Exploring the on screen performances of Cape Fear 1991 is actually a task I’m looking forward to, so, get ready. First and foremost, Nick Nolte is spectacular as Sam Bowden. Having been stalked by a psychotic ex-convict addicted to methamphetamines some two years ago (it’s a long story, but if you’d like to hear it, hell send me some messages and I’ll give you a blog divulging details), I understand the paranoia that comes with life threatening scenarios. To be extremely blunt: it’s some legitimately scary shit. There is no other way of putting it. Nolte projects a frantic paranoia that not only fits the characters pre-written perimeters it comes across as valid and deeply believable. No one wants to be stalked by an unpredictable individual that’s adopted the institutionalized mentality that leads to anything and everything imaginable; believe me.
But cast praise extends far beyond Nolte himself. Robert de Niro, who portrays the Cape Fear 1991 antagonist, is absolutely terrifying, unnerving and mortifying. I’ve long believed that his portrayal of Travis Bickle in Taxi Driver (another Scorsese feature, may I add) was de Niro’s finest work, but honestly, having revisited both recently, his work as Max Cady in Cape Fear may actually be a more frightening and defining moment, though by no significant margin, I assure you. No matter how you break it down de Niro exceeds haunting in this feature. Frightening isn’t an adequate enough word, unsettling falls far short… petrifying may be the only word to fit this performance (the rape scene is unbelievably shocking, while the alley attack and conclusive scenes act as true jaw droppers). I wish I could extend a wealth of praise to Jessica Lange, but I’ve got a few personal issues with her performance. First, I should note that the new dynamics of this relationship obviously call for a pungent presentation, there’s no doubt of that. However Leigh is just too manic, too early. We’re not even half an hour into the picture before Lange’s performances plunges from sensible to erratic and, a tad cringe worthy. Her overall response to the happenings around her are justified, but the buildup is completely disregarded, henceforth viewer’s witness an average wife transform into a completely manic mess in twice the time one might expect. I still love Jessica, but Cape Fear 1991 isn’t, in my opinion, her greatest performance. A quick nod to Joe Don Baker as well as Robert Mitchum and Gregory Peck (of the original picture) should not be omitted.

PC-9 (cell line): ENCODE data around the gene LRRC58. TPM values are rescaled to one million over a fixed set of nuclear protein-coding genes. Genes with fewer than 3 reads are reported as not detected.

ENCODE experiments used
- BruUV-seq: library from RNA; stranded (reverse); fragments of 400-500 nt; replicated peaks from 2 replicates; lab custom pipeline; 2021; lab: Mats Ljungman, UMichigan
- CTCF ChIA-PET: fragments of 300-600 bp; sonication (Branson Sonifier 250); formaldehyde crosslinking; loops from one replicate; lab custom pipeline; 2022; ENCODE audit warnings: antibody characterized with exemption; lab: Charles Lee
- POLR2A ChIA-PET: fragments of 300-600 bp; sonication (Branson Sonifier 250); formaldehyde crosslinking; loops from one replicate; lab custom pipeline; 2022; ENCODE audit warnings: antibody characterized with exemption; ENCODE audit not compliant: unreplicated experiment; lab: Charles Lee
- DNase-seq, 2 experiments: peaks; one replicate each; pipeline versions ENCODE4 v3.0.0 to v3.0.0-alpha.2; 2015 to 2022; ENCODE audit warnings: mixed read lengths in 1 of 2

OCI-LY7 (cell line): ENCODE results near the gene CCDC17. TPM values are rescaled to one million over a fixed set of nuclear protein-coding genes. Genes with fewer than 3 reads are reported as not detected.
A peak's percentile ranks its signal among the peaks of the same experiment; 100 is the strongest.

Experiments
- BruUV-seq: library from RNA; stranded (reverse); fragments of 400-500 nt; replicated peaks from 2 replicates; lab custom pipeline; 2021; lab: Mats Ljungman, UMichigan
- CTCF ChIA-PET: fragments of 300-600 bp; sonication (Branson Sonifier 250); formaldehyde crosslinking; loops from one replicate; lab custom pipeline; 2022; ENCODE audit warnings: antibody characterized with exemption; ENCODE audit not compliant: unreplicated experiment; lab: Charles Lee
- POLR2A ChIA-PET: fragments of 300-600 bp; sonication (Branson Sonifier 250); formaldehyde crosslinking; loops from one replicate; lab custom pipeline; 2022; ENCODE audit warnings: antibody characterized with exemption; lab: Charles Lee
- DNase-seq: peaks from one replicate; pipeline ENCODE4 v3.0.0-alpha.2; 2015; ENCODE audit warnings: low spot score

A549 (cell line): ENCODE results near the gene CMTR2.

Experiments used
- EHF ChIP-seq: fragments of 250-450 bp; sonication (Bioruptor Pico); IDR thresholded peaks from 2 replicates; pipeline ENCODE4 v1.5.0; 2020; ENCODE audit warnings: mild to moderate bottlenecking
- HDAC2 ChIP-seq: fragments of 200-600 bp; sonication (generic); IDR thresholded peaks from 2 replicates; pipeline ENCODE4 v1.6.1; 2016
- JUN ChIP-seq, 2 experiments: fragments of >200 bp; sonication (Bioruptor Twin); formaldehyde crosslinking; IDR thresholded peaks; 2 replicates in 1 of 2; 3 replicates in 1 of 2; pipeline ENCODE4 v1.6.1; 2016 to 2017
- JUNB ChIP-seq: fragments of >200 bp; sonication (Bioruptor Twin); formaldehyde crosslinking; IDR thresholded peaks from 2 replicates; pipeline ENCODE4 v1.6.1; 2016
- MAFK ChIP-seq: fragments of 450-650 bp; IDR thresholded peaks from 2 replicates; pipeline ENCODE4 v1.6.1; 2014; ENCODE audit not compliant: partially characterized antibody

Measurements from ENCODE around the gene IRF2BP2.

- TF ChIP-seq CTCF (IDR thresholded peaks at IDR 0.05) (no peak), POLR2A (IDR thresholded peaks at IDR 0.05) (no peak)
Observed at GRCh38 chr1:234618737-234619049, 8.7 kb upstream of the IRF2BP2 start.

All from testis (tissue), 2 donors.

To wrap this review up, I’d like to confront the Cape Fear 1991 entire final act. There’s a remarkable difference between what you’ll see on screen, versus what you’ll read in MacDonald’s novel (which I highly, highly recommend you read: it’s fantastic!). Initially I wasn’t completely convinced the complete distancing from the source material was a wise choice; over time, I’ve changed my mind. MacDonald offers a great climax to his tale, though it admittedly offers a less rewarding final sequence. It is in truth, a bit anticlimactic when compared to Scorsese’s conclusion to Cape Fear 1991, which is totally, and completely different. This is one of those rare instances in which an adjustment to source material actually pays off…again, all I can do is praise Mr. Scorsese.